My niece asked her teacher to tie her shoe on the way to lunch.
She is in kindergarten and doesn’t know how to tie her own shoes yet.
The teacher refused saying my niece needed to tie them herself.
As my niece was throwing away her tray to go to recess, she tripped on her shoelace and hit her face on the cafeteria table causing: a busted lip, bloody nose, gash on tip of nose, bruising on her cheek and dental problems.
Her teeth now hurt so bad she can’t chew anything.
Was the teacher negligent in not helping my niece tie her shoelace? Does my sister have a case against the school? Thanks for any perspective you can give.
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It depends. For the moment presume your daughter was in her kindergarten class and her shoe was untied. And we will also presume your daughter wasn’t injured at all that day.
Let’s then presume again her shoe was untied and the teacher had already taught your daughter how to tie her shoes… or you taught her to tie her shoes, or the teacher was doing her job helping your daughter to learn for herself how to tie her shoe.
And later that day your child came home with her shoes tied by herself.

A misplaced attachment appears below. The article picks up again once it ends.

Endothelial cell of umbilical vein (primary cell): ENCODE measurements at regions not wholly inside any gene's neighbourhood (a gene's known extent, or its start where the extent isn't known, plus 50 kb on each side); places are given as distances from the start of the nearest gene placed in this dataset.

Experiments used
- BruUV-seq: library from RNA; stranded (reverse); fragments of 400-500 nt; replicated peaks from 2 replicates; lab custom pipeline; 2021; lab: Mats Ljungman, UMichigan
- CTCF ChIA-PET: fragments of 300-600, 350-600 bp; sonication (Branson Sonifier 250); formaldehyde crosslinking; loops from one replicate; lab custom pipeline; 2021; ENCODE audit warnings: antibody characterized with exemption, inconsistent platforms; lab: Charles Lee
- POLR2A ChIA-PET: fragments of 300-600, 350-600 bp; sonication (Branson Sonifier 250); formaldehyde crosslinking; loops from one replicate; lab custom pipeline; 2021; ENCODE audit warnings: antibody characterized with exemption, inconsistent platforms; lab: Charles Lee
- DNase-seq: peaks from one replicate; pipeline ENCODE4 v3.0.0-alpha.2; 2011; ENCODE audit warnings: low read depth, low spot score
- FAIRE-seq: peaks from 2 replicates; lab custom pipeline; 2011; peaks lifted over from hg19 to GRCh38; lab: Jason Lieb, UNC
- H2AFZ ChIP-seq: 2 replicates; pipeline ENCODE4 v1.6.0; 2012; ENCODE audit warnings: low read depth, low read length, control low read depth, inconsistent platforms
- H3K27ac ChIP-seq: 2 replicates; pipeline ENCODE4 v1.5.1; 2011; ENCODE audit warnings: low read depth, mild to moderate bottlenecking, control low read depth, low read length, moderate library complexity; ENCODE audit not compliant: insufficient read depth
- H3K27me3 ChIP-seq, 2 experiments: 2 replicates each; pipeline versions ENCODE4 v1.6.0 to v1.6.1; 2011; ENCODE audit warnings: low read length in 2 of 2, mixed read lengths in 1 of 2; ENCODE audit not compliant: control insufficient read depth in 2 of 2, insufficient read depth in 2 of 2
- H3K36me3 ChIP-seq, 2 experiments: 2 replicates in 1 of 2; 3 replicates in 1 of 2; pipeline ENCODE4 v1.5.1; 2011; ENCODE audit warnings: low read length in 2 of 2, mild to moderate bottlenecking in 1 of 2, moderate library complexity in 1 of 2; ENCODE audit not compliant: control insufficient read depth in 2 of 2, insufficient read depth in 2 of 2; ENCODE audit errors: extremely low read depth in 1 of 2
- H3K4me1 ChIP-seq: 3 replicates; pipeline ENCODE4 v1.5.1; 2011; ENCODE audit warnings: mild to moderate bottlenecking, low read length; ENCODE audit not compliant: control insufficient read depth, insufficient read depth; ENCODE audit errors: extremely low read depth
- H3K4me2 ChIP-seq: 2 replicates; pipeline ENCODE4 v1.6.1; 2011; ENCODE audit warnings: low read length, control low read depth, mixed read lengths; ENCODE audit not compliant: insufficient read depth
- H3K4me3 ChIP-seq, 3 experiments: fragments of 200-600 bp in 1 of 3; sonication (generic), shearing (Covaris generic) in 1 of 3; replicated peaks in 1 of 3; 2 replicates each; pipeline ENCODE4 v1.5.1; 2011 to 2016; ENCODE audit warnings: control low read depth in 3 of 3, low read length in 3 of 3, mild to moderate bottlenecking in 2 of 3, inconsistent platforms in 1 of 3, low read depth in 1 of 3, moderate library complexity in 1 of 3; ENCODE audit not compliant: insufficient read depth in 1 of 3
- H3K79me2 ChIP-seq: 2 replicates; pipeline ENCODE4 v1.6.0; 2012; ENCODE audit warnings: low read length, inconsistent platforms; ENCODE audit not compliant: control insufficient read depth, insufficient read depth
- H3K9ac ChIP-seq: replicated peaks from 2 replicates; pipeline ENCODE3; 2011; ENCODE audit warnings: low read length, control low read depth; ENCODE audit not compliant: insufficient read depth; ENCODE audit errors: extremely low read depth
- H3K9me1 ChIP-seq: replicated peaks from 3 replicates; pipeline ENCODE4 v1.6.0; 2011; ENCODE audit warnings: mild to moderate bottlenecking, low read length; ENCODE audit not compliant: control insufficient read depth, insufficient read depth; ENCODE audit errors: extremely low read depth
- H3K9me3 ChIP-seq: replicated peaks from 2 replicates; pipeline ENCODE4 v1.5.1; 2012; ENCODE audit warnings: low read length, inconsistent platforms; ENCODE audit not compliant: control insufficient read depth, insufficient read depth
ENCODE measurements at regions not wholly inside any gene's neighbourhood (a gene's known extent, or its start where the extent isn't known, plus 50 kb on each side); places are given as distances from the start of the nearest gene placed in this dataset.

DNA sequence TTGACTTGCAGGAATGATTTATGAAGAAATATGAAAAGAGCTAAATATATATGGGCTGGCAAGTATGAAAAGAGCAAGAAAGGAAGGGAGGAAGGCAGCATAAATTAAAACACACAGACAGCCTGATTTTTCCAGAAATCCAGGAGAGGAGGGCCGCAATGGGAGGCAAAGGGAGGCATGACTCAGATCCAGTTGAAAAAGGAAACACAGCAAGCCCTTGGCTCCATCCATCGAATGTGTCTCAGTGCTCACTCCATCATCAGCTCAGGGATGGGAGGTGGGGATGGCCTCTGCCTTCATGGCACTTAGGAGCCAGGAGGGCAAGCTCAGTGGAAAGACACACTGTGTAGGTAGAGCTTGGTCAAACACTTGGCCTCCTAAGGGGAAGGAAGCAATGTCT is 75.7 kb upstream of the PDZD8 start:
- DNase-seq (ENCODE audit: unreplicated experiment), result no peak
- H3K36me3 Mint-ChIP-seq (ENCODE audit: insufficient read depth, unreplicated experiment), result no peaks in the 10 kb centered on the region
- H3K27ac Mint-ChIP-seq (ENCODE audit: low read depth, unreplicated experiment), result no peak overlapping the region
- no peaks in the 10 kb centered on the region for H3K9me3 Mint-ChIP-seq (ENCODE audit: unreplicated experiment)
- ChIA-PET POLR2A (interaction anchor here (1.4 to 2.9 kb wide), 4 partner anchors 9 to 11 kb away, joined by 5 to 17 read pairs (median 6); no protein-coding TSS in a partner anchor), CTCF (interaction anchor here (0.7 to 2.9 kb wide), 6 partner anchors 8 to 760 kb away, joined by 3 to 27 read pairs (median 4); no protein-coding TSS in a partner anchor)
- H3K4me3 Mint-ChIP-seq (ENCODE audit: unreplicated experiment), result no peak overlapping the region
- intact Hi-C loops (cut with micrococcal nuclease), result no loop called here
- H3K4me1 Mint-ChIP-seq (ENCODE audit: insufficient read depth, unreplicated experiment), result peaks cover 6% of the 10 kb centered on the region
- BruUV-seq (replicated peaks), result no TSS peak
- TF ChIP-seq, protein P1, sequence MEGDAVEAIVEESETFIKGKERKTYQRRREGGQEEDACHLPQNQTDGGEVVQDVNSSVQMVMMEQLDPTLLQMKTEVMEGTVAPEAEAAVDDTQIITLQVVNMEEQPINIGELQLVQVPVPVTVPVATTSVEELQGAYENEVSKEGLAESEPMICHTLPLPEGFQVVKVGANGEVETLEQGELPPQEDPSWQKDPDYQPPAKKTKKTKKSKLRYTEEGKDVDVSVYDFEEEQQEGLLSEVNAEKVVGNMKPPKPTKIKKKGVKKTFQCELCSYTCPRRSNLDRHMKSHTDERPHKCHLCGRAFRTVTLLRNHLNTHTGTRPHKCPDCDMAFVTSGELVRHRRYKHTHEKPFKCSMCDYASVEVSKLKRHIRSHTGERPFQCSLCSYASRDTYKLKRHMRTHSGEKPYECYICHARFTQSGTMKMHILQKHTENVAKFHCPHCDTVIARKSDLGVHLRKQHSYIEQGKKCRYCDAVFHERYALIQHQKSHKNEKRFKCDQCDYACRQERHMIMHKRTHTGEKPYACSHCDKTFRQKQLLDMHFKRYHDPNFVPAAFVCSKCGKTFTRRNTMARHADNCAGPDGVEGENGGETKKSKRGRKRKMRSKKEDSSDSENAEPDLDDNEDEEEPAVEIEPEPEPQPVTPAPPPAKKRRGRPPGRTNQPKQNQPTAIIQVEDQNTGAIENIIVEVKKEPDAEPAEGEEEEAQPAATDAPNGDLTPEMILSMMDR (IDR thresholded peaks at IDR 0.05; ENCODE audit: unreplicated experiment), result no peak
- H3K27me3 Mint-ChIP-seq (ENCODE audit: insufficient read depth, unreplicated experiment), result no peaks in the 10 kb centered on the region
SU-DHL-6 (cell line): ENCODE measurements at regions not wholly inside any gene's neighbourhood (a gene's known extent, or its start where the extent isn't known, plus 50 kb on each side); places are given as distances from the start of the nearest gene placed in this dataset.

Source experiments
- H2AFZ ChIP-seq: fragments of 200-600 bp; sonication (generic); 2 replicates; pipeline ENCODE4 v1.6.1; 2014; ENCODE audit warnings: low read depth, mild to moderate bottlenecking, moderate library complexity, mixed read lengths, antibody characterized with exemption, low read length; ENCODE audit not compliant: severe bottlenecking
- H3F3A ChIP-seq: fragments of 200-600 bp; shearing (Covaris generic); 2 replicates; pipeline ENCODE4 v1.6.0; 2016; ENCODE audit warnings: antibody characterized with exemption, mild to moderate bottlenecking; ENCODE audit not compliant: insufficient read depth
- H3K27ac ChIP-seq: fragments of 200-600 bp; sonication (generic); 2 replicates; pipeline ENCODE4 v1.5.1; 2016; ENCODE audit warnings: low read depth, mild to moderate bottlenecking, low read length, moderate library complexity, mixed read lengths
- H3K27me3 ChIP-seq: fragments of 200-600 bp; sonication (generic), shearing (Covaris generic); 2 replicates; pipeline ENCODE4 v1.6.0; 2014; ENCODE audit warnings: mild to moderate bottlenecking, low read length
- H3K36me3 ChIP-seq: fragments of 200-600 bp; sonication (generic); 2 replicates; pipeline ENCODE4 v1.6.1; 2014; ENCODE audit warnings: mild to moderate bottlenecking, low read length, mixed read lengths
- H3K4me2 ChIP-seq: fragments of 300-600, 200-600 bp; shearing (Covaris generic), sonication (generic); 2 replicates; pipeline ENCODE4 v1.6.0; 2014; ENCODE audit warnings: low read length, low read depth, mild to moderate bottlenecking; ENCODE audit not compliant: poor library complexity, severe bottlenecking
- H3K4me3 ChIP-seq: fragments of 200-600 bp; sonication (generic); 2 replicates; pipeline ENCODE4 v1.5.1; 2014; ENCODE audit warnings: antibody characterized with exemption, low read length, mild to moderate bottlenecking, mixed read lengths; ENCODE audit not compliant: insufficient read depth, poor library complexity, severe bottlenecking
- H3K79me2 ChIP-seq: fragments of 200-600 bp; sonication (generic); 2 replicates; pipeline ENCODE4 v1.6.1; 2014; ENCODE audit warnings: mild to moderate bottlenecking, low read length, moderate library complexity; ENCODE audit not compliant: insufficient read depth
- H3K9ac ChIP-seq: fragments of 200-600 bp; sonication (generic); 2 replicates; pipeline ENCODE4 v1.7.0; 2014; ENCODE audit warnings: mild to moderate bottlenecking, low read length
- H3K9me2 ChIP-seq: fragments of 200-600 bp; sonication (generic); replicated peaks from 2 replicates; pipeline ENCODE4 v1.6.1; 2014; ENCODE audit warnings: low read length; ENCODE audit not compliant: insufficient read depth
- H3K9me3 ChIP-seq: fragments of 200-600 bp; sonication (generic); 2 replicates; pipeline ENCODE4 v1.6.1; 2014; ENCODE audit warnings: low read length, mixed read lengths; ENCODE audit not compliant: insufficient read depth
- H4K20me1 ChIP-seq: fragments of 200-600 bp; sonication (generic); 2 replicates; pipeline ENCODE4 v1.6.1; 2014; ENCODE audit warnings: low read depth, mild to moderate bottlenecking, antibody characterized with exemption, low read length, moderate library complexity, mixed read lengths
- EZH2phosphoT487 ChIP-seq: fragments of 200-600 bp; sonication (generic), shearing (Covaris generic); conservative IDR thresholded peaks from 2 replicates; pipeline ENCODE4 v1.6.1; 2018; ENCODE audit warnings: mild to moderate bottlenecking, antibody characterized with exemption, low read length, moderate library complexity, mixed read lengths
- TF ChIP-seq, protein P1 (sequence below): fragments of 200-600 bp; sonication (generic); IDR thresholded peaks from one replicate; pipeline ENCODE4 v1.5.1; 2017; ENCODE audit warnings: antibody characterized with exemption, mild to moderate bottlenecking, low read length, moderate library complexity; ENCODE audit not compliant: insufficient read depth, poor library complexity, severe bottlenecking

It would seem under those circumstances the teacher did a great job by helping your daughter to learn to tie her laces.
As a matter of fact it is altogether feasible if your daughter was unable to tie her shoes and part of her kindergarten class was teaching the students how to lace their own shoes, you might have been quite pleased with your daughter and her teacher.
In the same breath presume your daughter’s shoes were untied and each day her teacher enabled her by not teaching her or properly prompting her to tie her own laces. If that were the case you might have wondered why her teacher hadn’t taught her to tie her shoes.
The question comes down to whether the teacher was negligent and breached her duty of care to your child, or if the teacher was just doing her job and your daughter accidentally fell and hurt herself.
There are arguments on both side of this scenario.
Learn more here: Claims for Accidents at School
The above is general information. Laws change frequently, and across jurisdictions. You should get a personalized case evaluation from a licensed attorney. Find a local attorney to give you a free case review here , or call (888) 647-2490.
Best of luck with your claim.
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